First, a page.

world wide. A world in which a religious sect can inflict indignities
on its own adherents as well as on the rest of the world is
a poor reflection on the character of the God people profess
to worship. They aren't listening to what this God really is
saying, do you think?
With the tremendous number of allergies and respiratory problems,
caused by air pollutants on the rise it would be advisable to
reduce the pollution in our homes. Perhaps starting with those
air freshener sprays would be good because they are very harmful
and easily omitted along with detergents with scents added.
Freshly dry cleaned material, new rugs, and candles (except
the beeswax) contaminate the air. Saut?ing and frying foods,
especially if a hood fan is not used, contaminates. Good ventilation
is important. Windows a little open and exhaust fans are a help.
Those air freshener machines are said to be ineffective. Vacuuming
frequently and using machines with microfilters is helpful.
Carbon monoxide is a threat to life and being sure your stoves
and furnace are safe can be proven by use of carbon monoxide
detectors. Contact your furnace and fuel providers for information.
Never burn charcoal indoors. Our extremely tightly constructed
doors and windows help conserve heat but contribute to polluted
I have worked as a nurse in Kingston for the past 14 years,
and am very concerned that the impending “affiliation”
between Kingston and Benedictine Hospitals will put “woman’s
reproductive services” in jeopardy. These essential services
are often lumped together, and discussed as if they could be
relocated out of Kingston Hospital into a separate unit without
any impact on overall quality of care. Nothing could be further
from the truth.
Reproductive health care cannot be separated from general hospital
care. Daily issues arise in the ER, OR, the Med Surg floor,
the Maternity unit, and elsewhere in a hospital that require
doctors and nurses to discuss issues such as birth control,
condom use, HIV/AIDS, sexually transmitted diseases, abortions,
vasectomies, fertility issues, tubal ligations, and end of life
issues for the terminally ill.
For example: I was taught in nursing school that an important
part of giving excellent care to a newly postpartum mother is
to warn her of the health risks of getting pregnant too quickly.
I was also taught to suggest that she go on birth control immediately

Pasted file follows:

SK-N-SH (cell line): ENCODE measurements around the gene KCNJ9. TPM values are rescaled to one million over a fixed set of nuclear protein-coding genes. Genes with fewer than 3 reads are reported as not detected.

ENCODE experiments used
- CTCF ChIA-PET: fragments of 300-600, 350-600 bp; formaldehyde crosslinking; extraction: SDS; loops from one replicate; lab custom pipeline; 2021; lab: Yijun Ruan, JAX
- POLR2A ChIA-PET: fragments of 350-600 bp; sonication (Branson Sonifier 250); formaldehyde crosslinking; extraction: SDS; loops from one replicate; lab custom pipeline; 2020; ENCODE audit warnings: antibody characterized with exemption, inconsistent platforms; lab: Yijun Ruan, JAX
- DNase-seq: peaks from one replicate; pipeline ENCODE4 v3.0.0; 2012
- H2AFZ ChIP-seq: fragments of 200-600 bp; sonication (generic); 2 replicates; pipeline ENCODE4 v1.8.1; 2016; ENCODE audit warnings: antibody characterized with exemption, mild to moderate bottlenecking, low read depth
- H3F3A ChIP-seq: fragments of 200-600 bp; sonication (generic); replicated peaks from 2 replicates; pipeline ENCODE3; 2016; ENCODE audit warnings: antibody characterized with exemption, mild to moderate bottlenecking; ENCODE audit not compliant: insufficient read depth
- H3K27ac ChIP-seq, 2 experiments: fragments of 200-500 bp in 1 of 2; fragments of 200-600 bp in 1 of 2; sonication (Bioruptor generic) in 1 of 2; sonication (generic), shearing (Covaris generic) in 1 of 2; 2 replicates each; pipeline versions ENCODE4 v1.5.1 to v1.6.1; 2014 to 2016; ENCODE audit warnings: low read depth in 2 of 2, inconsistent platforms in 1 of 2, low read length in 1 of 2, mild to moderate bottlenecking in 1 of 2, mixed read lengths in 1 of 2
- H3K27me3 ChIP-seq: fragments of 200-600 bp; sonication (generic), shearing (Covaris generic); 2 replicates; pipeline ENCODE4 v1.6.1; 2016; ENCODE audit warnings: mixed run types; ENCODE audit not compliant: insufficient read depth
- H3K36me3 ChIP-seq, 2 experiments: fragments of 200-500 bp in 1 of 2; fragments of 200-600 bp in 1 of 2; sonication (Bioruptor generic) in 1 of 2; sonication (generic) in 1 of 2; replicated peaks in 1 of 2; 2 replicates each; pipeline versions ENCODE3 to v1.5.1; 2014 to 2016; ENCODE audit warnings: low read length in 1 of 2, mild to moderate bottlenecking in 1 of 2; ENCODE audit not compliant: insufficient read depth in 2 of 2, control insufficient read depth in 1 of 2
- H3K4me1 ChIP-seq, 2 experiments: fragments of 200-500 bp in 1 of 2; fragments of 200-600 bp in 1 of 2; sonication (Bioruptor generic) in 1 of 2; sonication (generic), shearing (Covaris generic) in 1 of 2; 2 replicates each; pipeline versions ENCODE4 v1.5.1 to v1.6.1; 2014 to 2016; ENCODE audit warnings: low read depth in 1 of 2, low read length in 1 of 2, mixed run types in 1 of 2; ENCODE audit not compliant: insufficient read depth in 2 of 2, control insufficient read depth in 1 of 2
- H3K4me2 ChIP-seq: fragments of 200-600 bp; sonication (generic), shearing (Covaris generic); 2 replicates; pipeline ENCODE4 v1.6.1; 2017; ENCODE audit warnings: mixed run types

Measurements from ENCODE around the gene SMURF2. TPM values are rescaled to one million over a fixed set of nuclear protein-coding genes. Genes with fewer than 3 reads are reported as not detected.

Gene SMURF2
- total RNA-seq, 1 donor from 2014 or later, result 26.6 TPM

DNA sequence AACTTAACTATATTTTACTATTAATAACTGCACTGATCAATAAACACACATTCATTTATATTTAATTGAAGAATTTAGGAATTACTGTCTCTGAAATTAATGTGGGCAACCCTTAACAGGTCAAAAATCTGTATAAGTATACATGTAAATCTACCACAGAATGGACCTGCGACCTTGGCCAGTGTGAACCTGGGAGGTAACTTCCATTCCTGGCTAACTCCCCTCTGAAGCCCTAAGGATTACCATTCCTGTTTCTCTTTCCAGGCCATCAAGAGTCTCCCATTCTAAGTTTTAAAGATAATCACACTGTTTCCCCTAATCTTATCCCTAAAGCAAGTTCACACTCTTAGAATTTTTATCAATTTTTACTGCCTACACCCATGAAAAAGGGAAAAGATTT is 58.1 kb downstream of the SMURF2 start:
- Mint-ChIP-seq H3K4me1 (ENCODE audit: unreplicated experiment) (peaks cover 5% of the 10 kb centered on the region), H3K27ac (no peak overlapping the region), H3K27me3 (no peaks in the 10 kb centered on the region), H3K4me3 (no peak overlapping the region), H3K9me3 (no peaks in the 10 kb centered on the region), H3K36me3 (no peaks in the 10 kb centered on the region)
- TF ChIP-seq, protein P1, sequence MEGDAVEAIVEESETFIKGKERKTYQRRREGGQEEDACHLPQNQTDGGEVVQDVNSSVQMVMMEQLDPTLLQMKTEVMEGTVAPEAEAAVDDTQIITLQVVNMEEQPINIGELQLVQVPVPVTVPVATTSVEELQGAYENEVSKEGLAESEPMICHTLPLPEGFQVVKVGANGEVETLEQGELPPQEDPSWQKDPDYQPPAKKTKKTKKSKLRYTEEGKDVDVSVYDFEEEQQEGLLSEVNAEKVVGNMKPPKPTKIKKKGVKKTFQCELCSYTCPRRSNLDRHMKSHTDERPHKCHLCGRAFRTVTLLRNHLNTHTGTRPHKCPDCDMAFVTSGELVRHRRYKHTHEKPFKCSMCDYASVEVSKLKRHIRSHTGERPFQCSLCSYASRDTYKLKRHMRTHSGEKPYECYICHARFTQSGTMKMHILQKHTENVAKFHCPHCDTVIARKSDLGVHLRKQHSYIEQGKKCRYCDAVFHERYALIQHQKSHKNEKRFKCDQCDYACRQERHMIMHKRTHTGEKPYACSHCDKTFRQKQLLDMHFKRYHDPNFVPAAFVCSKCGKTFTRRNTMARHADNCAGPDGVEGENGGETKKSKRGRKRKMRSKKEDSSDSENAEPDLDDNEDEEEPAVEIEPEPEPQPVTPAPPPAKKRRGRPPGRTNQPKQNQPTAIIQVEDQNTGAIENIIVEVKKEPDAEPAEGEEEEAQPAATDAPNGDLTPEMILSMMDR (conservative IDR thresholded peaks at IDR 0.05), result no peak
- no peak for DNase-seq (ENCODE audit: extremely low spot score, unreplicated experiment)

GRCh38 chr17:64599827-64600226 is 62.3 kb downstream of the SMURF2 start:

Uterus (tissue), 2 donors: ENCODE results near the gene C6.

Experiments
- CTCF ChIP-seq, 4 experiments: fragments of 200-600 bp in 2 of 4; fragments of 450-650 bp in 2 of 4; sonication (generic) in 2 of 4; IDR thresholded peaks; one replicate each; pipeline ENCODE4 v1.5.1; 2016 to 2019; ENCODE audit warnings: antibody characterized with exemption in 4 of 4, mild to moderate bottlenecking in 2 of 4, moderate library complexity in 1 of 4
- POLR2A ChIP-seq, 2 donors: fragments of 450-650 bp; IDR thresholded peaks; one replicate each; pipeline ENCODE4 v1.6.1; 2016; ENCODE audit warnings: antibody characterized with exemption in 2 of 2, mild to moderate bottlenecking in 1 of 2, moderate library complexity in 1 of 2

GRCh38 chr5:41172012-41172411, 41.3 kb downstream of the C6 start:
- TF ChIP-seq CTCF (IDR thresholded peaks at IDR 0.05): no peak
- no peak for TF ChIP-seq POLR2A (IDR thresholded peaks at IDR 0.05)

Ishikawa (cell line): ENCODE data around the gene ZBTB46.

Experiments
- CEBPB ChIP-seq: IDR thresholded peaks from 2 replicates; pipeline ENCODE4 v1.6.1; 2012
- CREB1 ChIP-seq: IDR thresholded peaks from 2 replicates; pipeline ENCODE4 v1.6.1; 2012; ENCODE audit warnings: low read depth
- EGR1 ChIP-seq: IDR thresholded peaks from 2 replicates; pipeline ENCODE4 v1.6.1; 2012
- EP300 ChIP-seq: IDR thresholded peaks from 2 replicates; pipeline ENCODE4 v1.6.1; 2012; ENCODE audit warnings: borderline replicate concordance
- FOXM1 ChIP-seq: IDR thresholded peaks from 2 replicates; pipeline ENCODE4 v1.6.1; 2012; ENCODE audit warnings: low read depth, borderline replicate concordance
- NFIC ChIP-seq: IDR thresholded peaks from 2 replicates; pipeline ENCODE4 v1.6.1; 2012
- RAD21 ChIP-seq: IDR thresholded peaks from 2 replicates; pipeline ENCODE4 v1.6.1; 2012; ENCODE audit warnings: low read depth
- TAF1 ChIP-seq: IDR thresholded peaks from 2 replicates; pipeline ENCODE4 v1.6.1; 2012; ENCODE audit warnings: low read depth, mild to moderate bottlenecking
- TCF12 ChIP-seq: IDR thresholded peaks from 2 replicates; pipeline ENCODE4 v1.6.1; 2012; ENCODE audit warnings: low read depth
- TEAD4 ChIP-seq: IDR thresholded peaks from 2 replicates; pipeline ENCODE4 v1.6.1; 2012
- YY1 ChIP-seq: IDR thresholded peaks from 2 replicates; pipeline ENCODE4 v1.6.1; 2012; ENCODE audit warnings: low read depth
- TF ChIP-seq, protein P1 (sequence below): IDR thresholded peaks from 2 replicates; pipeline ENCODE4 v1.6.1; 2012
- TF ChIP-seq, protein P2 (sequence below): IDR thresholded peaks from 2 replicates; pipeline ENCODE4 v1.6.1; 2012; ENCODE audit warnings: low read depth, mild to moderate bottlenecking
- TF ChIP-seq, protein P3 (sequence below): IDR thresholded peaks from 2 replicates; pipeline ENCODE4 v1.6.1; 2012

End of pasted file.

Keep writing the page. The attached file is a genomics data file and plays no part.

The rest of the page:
and to kindly share with her and her partner the contraceptive
options available to her.
Another example: Let’s say I send one of my patients to
the Hospital ER with a suspected sexually transmitted disease.
After an accurate diagnosis, I expect part of his/her treatment
at the ER will include a conversation with my patient about
having safer sex in the future that would include the use of
condoms. Not doing so puts my patient and others in the community
at great unnecessary risk in the future.
Executives of our two local hospitals have assured the community
that Kingston Hospitals’ services would remain as they
are, but many “devilish details” continue to haunt
me. Why does there need to be a “woman’s reproductive
clinic” at a “proximate location” if the services
at Kingston Hospital will not become restricted by the Catholic
directives that are in place at Benedictine? Why can’t
all services remain intact and on location at Kingston Hospital?
Why is there such imbalance in the recently released Memorandum
of Agreement (MOA) between Kingston and Benedictine Hospitals,
as pointed out by the Kingston Daily Freeman on Jan 21st? And
I quote, “A section of the Memorandum of Agreement guarantees
that the surviving form of Benedictine Hospital within this
joint operation ‘will conform’ to Catholic principles.
But there is as yet no written equivalent guarantee that Kingston
Hospital will deliver the ‘full range of reproductive
health services,’ that the state’s Berger Commission
says the arrangement will ‘allow’. Without such
an explicit guarantee or statement of mission (that would contain
precise language naming all preserved services, I might add),
the MOA could be construed as effectively one-sided.”
The hospitals’ new PR firm promised on Jan 19 to develop
a plan within the next three weeks that would allow for public
comment. We are still waiting!
These issues are far too critical for our community to sit back
and wait passively to be invited into a process which thus far
only includes decisions that come out of back rooms in dim light,
and only include a few selected CEOs. Our community has formed
a new group to address these issues and insist on protection
of patients’ rights and community access to care in Ulster
County. We are called Health Care STAT and we’re made
up of men and woman, both gay and straight, lawyers, doctors,
nurses, social workers and community activists. This proposed
hospital affiliation is coding and needs attention STAT!
Jo Shuman, RN
Funny thing, we humans are not the only ones celebrating love
this month. February is the time of year when a very special
and unique little mammal goes on the hunt for a mate. Here’s
a hint: It’s North America’s only marsupial, i.e.
has a pouch, has thumbs on its hind feet, and eats everything
imaginable including rats, mice, snails, slugs, carrion and